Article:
By Lynn Truss
You’d be surprised how punctuation affects us all!
I used to live in Los Angeles, which has famously become a melting pot. I’ll leave it to more profound minds to discuss the ramifications and benefits of the blending of so many cultures in one place. I’ll just confine myself to the effect that blending has had on the language: I don’t like it and I’ll tell you why. It has nothing to do with xenophobia (an unreasonable fear or hatred of foreigners or of that which is foreign or strange). In fact, I loved having access to so many cultures. What bothered me was the effect that multiple converging languages had on signage.
Petty? Probably. But I just couldn’t help extrapolate the effect signs written by non-English speakers — and left unchecked by sign company proofreaders — would have on future generations.
So you can imagine my joy at finding a book devoted to this and other niggling grammatical worries. Not only does Eats, Shoots & Leaves author Lynn Truss share my concern over errors made on signage; sheâ€™s raised the correction of them to high art. The subtitle of the book is â€œThe Zero Tolerance Approach to Punctuationâ€ and she isnâ€™t kidding. If youâ€™ve ever cringed at a sign that read â€œBananaâ€™s for Saleâ€ (which of course should be the apostrophe-less â€œBananas for Sale”); youâ€™ll love this book.
A clue to the content of the book can be seen in its title, which comes from an old joke:
A panda walks into a restaurant, sits down and orders a sandwich. After he finishes eating, he pulls out a gun and shoots the waiter. He then stands up to leave.
“Hey!” shouts the manager. “Where are you going? You just shot my waiter and you didn’t pay for your sandwich!”
The panda yells back at the manager, while throwing a badly punctuated wildlife manual at him, “Hey, Iâ€™m a panda! Look it up!”
The manager opens the manual and sees the following definition for the panda: “A large bearlike mammal with characteristic black and white markings, native to certain mountain forests in China. Eats, shoots and leaves.”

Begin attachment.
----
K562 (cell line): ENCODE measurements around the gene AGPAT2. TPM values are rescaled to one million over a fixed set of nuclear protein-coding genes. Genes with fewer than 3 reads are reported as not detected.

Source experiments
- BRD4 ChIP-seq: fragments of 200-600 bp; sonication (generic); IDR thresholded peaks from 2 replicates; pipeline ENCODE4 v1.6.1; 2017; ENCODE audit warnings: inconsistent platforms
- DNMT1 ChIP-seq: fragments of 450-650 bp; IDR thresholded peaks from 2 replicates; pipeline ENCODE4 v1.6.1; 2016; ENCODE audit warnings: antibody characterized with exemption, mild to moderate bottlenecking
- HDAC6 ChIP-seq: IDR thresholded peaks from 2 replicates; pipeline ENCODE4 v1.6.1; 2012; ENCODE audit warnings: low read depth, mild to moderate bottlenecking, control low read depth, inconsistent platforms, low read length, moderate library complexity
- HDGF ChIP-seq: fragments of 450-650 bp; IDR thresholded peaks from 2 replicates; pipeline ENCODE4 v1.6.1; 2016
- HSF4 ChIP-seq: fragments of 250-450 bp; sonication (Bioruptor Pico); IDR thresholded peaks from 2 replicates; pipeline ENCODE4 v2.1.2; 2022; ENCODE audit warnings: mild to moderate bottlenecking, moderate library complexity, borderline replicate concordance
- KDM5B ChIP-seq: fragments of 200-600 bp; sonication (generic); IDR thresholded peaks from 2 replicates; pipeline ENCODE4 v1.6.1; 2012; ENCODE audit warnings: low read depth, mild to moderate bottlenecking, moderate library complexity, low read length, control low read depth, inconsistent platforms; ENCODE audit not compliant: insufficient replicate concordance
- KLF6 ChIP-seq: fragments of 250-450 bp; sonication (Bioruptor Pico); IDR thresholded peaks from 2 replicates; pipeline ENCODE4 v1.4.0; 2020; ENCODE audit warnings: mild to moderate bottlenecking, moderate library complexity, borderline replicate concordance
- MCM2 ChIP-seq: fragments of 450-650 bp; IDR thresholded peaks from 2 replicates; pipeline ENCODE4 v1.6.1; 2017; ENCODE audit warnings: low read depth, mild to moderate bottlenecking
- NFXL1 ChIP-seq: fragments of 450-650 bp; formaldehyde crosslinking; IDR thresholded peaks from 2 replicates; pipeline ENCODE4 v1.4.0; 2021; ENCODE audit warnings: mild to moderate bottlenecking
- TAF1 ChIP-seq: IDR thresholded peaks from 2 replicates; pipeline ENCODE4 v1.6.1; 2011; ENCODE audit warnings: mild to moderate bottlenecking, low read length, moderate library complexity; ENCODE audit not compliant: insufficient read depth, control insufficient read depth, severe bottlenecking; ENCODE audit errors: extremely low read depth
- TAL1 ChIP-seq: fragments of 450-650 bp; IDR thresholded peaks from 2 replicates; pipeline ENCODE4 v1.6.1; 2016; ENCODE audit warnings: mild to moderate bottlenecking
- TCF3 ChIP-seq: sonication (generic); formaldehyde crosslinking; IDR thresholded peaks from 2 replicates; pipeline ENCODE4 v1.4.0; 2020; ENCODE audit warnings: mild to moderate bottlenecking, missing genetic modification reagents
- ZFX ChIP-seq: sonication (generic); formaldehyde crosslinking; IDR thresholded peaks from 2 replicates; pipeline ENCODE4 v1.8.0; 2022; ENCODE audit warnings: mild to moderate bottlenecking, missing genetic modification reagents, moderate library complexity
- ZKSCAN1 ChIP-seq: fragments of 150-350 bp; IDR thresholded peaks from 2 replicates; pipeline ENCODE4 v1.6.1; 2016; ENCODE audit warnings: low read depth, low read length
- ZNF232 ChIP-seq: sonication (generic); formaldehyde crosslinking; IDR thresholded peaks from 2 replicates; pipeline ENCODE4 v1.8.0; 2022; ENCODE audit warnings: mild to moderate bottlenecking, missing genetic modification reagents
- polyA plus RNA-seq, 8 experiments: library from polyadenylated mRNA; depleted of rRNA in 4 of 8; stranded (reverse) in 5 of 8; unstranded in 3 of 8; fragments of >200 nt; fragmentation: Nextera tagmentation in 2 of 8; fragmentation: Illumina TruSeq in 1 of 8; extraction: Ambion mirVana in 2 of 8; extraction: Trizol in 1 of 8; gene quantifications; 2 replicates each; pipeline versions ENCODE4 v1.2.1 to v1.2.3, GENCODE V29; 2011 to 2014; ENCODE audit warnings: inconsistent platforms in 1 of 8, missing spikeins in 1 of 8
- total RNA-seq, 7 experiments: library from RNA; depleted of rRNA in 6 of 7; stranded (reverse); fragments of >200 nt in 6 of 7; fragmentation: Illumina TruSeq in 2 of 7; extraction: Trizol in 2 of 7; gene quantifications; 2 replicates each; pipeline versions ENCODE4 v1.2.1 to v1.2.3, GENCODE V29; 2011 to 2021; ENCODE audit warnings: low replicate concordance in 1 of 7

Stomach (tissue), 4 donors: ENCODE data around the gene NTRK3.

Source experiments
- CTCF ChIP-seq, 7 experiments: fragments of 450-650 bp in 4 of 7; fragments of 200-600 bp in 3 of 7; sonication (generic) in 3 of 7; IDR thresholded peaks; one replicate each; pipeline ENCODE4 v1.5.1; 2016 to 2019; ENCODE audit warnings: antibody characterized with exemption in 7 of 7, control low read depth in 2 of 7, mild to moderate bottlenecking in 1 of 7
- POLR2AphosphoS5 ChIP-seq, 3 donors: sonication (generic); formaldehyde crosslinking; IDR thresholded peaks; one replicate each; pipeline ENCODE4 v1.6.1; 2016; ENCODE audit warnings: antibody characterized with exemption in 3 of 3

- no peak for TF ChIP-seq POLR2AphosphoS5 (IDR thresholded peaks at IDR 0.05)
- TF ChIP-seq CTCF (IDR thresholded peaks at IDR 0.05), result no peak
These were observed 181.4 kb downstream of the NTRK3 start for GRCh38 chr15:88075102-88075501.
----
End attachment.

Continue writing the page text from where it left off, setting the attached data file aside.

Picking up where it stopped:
This just shows you how much trouble one lone comma can create. Had the comma after â€œeatsâ€ been omitted, the panda would have just stuck to eating shoots and leaves and there wouldnâ€™t have been any gunplay.
Truss is so hopping mad about the abuse of language; she has stopped just short of advocating gunplay herself for language abusers. But she does it with such wit and insight; she makes you want to join in.
Here are just a few examples from the book that explain how we get ourselves into trouble with punctuation:
Commas run amuk
A woman, without her man, is nothing.
A woman: without her, man is nothing.
In the first example, the poor hypothetical woman doesnâ€™t amount to much without a man around. In the second, the man is the one left wanting. The meaning is completely reversed simply by replacing the first comma with a colon and moving the second comma.
A sign hangs in front of a large childrenâ€™s playground that reads â€œGiant Kidâ€™s Playground.â€ Truss points out that itâ€™s no wonder no one uses the playground. The misplaced apostrophe strikes fear in the hearts of neighborhood children by announcing the presence of the Giant Kid who owns the playground.
Although Lynn Truss advocates for all of us to become soldiers in the punctuation war by packing correction fluid and stickers to both cover unwanted punctuation and introduce punctuation thatâ€™s missing; itâ€™s all done with tongue firmly planted in cheek. Thatâ€™s what makes this book so special. Like the proverbial spoonful of sugar that helps the medicine go down, Eats, Shoots & Leaves uses humor to distract us while poking us with a stick to jar us awake.
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